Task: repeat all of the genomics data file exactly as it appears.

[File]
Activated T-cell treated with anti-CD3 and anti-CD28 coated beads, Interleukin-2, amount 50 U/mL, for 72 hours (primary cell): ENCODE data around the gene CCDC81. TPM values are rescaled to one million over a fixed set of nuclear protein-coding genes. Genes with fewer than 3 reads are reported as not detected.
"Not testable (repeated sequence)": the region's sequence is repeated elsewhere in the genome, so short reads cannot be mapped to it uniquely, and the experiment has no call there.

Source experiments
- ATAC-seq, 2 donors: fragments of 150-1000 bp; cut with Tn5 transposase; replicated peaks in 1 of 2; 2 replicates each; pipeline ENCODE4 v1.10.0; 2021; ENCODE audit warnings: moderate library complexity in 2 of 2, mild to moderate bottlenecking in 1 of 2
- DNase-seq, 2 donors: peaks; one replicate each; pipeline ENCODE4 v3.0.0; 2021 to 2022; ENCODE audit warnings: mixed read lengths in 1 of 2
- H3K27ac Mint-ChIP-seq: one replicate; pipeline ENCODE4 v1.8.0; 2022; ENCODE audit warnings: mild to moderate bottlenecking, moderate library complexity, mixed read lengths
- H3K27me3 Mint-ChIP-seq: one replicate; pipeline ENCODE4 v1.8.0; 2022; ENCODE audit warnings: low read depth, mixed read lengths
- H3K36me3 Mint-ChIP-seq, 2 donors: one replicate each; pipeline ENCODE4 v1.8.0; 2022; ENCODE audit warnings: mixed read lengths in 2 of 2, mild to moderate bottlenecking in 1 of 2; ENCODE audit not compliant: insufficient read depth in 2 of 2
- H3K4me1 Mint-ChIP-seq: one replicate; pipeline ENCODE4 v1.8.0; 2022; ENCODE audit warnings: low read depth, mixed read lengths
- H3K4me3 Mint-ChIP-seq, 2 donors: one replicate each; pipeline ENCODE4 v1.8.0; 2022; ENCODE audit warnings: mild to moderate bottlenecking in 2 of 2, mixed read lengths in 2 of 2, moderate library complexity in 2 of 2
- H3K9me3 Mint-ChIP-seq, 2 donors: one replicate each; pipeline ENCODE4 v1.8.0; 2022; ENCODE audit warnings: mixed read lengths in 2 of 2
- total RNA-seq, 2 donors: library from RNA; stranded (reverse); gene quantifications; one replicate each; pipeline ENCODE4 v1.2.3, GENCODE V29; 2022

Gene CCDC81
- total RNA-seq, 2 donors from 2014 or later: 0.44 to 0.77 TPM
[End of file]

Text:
Activated T-cell treated with anti-CD3 and anti-CD28 coated beads, Interleukin-2, amount 50 U/mL, for 72 hours (primary cell): ENCODE data around the gene CCDC81. TPM values are rescaled to one million over a fixed set of nuclear protein-coding genes. Genes with fewer than 3 reads are reported as not detected.
"Not testable (repeated sequence)": the region's sequence is repeated elsewhere in the genome, so short reads cannot be mapped to it uniquely, and the experiment has no call there.

Source experiments
- ATAC-seq, 2 donors: fragments of 150-1000 bp; cut with Tn5 transposase; replicated peaks in 1 of 2; 2 replicates each; pipeline ENCODE4 v1.10.0; 2021; ENCODE audit warnings: moderate library complexity in 2 of 2, mild to moderate bottlenecking in 1 of 2
- DNase-seq, 2 donors: peaks; one replicate each; pipeline ENCODE4 v3.0.0; 2021 to 2022; ENCODE audit warnings: mixed read lengths in 1 of 2
- H3K27ac Mint-ChIP-seq: one replicate; pipeline ENCODE4 v1.8.0; 2022; ENCODE audit warnings: mild to moderate bottlenecking, moderate library complexity, mixed read lengths
- H3K27me3 Mint-ChIP-seq: one replicate; pipeline ENCODE4 v1.8.0; 2022; ENCODE audit warnings: low read depth, mixed read lengths
- H3K36me3 Mint-ChIP-seq, 2 donors: one replicate each; pipeline ENCODE4 v1.8.0; 2022; ENCODE audit warnings: mixed read lengths in 2 of 2, mild to moderate bottlenecking in 1 of 2; ENCODE audit not compliant: insufficient read depth in 2 of 2
- H3K4me1 Mint-ChIP-seq: one replicate; pipeline ENCODE4 v1.8.0; 2022; ENCODE audit warnings: low read depth, mixed read lengths
- H3K4me3 Mint-ChIP-seq, 2 donors: one replicate each; pipeline ENCODE4 v1.8.0; 2022; ENCODE audit warnings: mild to moderate bottlenecking in 2 of 2, mixed read lengths in 2 of 2, moderate library complexity in 2 of 2
- H3K9me3 Mint-ChIP-seq, 2 donors: one replicate each; pipeline ENCODE4 v1.8.0; 2022; ENCODE audit warnings: mixed read lengths in 2 of 2
- total RNA-seq, 2 donors: library from RNA; stranded (reverse); gene quantifications; one replicate each; pipeline ENCODE4 v1.2.3, GENCODE V29; 2022

Gene CCDC81
- total RNA-seq, 2 donors from 2014 or later: 0.44 to 0.77 TPM